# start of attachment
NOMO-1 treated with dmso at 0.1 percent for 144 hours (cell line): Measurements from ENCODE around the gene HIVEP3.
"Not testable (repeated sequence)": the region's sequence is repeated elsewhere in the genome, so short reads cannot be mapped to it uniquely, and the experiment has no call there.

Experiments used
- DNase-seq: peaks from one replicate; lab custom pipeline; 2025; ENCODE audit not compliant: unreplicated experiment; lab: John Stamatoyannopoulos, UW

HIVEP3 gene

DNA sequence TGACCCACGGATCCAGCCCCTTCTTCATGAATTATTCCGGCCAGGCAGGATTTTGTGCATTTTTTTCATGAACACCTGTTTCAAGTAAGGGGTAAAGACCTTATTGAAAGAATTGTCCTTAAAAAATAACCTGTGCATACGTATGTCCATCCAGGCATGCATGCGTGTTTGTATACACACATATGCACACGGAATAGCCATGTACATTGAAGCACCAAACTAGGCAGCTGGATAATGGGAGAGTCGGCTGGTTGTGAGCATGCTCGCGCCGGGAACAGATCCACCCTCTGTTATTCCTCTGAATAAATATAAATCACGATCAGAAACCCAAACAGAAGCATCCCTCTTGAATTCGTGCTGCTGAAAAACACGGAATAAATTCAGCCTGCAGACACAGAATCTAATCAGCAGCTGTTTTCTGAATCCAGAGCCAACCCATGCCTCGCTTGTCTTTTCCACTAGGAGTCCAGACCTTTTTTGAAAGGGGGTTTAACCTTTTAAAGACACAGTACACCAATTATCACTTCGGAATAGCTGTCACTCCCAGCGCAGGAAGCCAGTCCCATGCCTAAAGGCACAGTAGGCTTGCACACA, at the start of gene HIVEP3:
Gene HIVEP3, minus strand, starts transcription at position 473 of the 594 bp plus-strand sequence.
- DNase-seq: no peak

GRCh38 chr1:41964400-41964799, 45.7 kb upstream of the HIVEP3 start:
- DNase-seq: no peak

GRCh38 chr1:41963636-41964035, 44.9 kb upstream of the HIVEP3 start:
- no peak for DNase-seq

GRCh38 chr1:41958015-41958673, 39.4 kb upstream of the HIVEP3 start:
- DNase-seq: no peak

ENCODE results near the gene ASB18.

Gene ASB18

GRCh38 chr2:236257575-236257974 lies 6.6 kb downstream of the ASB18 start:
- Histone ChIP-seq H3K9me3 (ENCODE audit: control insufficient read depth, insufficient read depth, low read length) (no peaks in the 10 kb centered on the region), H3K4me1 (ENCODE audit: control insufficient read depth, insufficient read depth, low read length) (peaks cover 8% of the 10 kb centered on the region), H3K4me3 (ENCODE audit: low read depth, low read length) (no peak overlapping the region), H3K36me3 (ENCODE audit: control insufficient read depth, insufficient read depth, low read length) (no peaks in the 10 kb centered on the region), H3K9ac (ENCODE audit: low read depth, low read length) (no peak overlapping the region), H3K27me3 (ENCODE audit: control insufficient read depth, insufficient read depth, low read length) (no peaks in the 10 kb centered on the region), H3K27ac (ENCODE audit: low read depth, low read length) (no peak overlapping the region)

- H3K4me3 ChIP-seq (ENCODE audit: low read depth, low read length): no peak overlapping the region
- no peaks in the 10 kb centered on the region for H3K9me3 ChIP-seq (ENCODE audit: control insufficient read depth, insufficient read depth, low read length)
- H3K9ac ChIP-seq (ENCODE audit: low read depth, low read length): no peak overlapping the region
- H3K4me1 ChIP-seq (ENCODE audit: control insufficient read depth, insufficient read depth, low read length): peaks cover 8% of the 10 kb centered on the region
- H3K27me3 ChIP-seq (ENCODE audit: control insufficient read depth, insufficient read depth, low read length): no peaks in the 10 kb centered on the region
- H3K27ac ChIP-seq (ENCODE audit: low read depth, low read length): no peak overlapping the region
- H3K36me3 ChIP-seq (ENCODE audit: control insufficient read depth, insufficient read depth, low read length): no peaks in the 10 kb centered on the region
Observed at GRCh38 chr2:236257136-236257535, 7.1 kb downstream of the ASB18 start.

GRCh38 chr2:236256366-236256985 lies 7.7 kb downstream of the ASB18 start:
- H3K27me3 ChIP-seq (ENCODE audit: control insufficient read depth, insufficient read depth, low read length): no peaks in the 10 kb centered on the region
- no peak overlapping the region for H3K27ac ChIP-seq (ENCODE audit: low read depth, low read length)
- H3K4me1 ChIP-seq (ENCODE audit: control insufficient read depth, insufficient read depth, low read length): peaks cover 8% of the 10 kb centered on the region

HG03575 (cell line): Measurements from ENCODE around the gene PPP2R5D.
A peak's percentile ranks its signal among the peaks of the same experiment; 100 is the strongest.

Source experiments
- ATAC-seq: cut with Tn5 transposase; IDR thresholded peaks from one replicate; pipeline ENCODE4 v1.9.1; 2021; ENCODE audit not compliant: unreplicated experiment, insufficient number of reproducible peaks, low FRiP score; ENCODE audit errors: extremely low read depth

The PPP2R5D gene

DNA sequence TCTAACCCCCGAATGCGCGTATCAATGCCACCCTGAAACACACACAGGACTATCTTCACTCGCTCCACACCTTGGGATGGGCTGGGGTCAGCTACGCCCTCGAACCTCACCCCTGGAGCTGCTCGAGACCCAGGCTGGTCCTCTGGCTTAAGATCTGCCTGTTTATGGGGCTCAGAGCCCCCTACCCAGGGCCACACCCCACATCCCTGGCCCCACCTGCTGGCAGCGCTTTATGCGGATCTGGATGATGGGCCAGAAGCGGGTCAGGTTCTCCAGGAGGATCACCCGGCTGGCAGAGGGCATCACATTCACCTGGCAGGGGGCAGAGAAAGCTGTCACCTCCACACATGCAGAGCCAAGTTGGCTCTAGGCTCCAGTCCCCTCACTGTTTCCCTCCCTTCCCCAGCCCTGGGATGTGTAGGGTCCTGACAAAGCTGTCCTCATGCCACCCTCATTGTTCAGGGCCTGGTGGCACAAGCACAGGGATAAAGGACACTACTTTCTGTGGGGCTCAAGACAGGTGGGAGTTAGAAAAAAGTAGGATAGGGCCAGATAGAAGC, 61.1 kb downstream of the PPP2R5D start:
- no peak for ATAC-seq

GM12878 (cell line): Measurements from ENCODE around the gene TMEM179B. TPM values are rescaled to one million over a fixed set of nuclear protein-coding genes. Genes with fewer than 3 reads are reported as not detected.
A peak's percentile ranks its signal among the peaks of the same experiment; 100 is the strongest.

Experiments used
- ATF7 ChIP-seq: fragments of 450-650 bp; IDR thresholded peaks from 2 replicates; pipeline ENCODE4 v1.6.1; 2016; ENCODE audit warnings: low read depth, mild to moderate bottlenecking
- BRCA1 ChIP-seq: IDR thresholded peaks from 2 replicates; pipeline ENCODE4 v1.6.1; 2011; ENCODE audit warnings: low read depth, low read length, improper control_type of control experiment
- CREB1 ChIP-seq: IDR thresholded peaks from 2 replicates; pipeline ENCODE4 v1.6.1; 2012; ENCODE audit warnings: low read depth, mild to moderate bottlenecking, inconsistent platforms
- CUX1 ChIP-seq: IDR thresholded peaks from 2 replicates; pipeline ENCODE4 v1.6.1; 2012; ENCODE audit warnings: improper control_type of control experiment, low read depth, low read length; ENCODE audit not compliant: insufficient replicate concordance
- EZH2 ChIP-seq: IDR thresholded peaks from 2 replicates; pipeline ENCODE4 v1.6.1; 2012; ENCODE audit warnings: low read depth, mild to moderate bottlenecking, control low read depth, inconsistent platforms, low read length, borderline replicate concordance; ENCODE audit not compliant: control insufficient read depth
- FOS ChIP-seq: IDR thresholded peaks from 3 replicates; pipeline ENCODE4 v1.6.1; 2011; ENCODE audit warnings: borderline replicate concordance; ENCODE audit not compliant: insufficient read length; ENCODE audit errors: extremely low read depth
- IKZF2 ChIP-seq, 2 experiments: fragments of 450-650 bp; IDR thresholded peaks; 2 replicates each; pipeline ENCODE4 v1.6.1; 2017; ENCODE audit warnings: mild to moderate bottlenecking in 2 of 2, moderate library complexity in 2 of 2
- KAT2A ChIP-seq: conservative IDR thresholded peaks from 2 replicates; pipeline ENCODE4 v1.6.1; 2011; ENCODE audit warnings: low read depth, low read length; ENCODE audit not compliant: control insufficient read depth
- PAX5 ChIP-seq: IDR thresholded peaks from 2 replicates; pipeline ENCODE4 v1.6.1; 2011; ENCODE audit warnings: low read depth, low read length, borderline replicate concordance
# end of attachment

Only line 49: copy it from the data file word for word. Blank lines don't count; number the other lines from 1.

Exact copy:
- PAX5 ChIP-seq: IDR thresholded peaks from 2 replicates; pipeline ENCODE4 v1.6.1; 2011; ENCODE audit warnings: low read depth, low read length, borderline replicate concordance